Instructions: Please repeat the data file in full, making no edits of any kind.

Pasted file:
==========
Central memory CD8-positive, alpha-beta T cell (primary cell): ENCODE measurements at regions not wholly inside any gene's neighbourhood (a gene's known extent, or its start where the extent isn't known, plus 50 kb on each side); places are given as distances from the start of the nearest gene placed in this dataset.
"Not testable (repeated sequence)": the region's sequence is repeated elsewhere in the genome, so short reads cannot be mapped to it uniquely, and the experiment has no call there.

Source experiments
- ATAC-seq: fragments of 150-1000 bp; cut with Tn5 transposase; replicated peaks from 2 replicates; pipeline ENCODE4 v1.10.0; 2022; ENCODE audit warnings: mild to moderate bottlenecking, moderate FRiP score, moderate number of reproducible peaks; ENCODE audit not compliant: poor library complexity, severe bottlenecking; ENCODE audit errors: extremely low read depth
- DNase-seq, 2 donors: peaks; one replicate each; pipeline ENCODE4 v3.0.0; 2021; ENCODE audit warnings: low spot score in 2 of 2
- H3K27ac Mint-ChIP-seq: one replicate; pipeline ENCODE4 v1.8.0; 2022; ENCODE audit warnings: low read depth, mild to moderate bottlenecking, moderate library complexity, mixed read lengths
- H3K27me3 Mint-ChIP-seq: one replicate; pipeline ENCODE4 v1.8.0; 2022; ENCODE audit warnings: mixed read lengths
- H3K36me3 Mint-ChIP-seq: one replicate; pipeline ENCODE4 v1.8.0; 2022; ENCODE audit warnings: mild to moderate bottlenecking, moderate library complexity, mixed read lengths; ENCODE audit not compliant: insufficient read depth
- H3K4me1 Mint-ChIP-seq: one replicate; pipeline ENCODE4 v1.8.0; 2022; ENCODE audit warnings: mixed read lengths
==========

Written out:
Central memory CD8-positive, alpha-beta T cell (primary cell): ENCODE measurements at regions not wholly inside any gene's neighbourhood (a gene's known extent, or its start where the extent isn't known, plus 50 kb on each side); places are given as distances from the start of the nearest gene placed in this dataset.
"Not testable (repeated sequence)": the region's sequence is repeated elsewhere in the genome, so short reads cannot be mapped to it uniquely, and the experiment has no call there.

Source experiments
- ATAC-seq: fragments of 150-1000 bp; cut with Tn5 transposase; replicated peaks from 2 replicates; pipeline ENCODE4 v1.10.0; 2022; ENCODE audit warnings: mild to moderate bottlenecking, moderate FRiP score, moderate number of reproducible peaks; ENCODE audit not compliant: poor library complexity, severe bottlenecking; ENCODE audit errors: extremely low read depth
- DNase-seq, 2 donors: peaks; one replicate each; pipeline ENCODE4 v3.0.0; 2021; ENCODE audit warnings: low spot score in 2 of 2
- H3K27ac Mint-ChIP-seq: one replicate; pipeline ENCODE4 v1.8.0; 2022; ENCODE audit warnings: low read depth, mild to moderate bottlenecking, moderate library complexity, mixed read lengths
- H3K27me3 Mint-ChIP-seq: one replicate; pipeline ENCODE4 v1.8.0; 2022; ENCODE audit warnings: mixed read lengths
- H3K36me3 Mint-ChIP-seq: one replicate; pipeline ENCODE4 v1.8.0; 2022; ENCODE audit warnings: mild to moderate bottlenecking, moderate library complexity, mixed read lengths; ENCODE audit not compliant: insufficient read depth
- H3K4me1 Mint-ChIP-seq: one replicate; pipeline ENCODE4 v1.8.0; 2022; ENCODE audit warnings: mixed read lengths